Doughboys make peace with pie at La Vieille Cheminée
Gandhi walked to the end of India in the name of peace. I was willing to go to the end of Saint-Léonard, Montreal’s semi-suburban Italian neighbourhood, in the search for pizza.
I was seeking that elusive thin-yet-firm crust that marks a true slice. Sure, the thick slabs loaded with toppings are satisfying in a doughy way. But I know better.
Secret sources hinted that La Vieille Cheminée gives good za, but if you live in the heart of the urbs, you’d best have a car to get out there.
We set out on the pilgrimage with our trusty, rusty heap and ended up circling the supposed area of the perfect pie, getting hopelessly lost in a maze of off-ramps and strip malls. At one point we saw it! Like a beacon. Next to Hawgs (of the 24-hour-breakfast fame) and near the shiny Saputo factory. It still took 10 more minutes to find the entrance. Fortunately, the dears honoured our reservation.
La Vielle Cheminée manages to make a large room feel cozy, with clever dividing and warm brown tones that evoke cappuccino and amaretto. Seasonal harvest gnomes were placed here and there. The music was as cheesy as the pizza was to be. "I feel like Andrea Bocelli just walked in, in a velour suit. But I’m digging it," one companion said. She’d just confessed a fondness for Lionel Richie.
The slices of focaccia they put before us to quell the hunger demons were terrific. Thin, crisp, salty and a bit too oily. Boded well for the pizza. So did my view of the pizza chef tossing soft wheels of dough in the air, just like they do in the movies.
Our Roman horde of a table ordered a wide range of apps and mains from the comprehensive menu, which were hit and miss. The Caesar salad was frankly lacklustre. "Needs more of everything," one sampler said. The snails arrabbiata were nice, in a spicy tomato sauce, and the eggplant parmigiana was hearty. My shrimp al limone were large, cooked right, and in a nicely lemony sauce. A rice croquette was super crisp on the outside, but lacked a bit of coveted cheesy gooeyness inside.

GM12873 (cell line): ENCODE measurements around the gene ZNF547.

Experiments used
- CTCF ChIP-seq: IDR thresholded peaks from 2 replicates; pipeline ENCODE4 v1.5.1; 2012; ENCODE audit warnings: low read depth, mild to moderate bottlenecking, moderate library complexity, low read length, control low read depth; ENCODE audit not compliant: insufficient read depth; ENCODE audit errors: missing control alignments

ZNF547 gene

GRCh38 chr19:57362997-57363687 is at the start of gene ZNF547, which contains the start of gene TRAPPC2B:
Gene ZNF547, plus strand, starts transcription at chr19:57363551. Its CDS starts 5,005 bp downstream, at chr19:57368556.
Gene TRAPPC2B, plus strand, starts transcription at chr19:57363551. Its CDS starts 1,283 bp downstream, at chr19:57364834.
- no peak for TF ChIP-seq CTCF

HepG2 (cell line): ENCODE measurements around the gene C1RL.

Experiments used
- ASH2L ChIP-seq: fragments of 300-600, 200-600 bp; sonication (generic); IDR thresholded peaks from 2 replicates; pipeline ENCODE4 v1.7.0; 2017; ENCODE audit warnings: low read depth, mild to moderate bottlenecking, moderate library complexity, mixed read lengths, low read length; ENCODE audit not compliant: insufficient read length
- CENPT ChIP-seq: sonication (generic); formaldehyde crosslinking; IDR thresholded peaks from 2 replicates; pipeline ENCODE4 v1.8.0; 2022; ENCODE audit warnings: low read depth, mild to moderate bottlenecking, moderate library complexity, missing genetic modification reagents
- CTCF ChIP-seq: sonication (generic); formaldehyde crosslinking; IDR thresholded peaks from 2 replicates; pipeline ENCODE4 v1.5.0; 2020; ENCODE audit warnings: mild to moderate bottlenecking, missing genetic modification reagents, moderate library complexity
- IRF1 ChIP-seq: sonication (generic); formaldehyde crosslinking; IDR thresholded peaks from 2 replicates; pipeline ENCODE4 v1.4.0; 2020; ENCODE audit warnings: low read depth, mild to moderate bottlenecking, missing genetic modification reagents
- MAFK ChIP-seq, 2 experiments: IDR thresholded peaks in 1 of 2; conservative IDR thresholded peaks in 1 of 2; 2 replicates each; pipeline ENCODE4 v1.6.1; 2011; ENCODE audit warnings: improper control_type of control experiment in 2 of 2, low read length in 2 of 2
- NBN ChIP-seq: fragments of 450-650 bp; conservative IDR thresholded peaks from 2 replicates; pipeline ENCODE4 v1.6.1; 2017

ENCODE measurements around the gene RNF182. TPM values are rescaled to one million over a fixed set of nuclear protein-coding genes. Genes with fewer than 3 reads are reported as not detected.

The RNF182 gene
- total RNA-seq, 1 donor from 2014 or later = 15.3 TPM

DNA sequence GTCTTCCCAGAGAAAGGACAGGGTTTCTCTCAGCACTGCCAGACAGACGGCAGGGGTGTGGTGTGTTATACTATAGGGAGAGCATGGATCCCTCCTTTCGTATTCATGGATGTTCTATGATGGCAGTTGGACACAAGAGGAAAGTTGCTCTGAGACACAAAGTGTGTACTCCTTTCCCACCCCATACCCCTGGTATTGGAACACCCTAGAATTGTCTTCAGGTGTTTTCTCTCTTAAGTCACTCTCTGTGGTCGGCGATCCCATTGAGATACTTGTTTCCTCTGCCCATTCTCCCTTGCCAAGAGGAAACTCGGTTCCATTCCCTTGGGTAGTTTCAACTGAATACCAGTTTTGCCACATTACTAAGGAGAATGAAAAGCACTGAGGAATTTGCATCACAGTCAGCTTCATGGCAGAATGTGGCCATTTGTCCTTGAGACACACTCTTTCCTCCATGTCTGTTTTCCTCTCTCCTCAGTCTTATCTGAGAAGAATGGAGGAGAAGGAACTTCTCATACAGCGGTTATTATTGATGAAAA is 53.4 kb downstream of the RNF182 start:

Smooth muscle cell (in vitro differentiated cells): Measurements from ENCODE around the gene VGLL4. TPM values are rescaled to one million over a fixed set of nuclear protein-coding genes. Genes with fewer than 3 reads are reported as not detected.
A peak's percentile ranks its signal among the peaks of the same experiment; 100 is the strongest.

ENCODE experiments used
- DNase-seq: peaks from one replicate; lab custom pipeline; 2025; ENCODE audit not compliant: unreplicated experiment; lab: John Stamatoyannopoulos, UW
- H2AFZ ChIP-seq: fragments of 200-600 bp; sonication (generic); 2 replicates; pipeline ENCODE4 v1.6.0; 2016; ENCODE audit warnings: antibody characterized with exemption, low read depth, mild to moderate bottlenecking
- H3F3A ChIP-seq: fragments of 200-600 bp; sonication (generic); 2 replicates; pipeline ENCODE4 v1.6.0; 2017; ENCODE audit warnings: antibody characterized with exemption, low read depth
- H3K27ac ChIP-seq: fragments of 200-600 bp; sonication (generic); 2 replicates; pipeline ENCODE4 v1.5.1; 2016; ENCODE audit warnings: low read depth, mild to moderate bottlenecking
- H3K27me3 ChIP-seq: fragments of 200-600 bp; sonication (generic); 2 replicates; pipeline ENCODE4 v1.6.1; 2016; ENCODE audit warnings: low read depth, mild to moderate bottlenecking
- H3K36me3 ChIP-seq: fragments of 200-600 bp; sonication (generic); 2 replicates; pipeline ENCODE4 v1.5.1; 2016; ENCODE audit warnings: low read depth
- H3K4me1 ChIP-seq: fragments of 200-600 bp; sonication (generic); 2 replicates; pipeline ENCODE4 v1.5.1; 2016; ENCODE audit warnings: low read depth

"The mark of an Italian restaurant is the spaghetti Bolognese," the lounge-lover piped up. Her fiancé simultaneously said the same of fettuccini Alfredo. They’d plunged for the enormous pasta mains: The Bolognese was flavourful and copious, but the fettuccini – yikes. The cream sauce was floury and bland. The side of pasta that had come with the hardcore carnivore’s giant veal chop fared better, dressed with oil and shallots.
The pizzas, however, were definitely good. The experience of eating a thin-crust pizza and not having the toppings slide off was a treat. The crust was firm, and tasted like it just came out of a brick oven, which it did. My "pizza gastronome" came with Black Forest ham, mushrooms, marinated red peppers and a bit too much cheese. (And I guess I’d hoped too much for my black olives to not be from a tin… ) Another’s seafood pizza was rife with scallops and shrimp.
Already full, we tipped the scales with their standard desserts. The post-pig-out verdict? If I lived nearby, or if they delivered, I’d opt for their pizza over many others in town. But I doubt I’ll be back to those burbs soon, unless someone has a super-hot tip.
La Vieille Cheminée
6715 Metropolitan Boulevard East, 328-7136
Dinner for two, no tip, no wine, no tax: $30-$60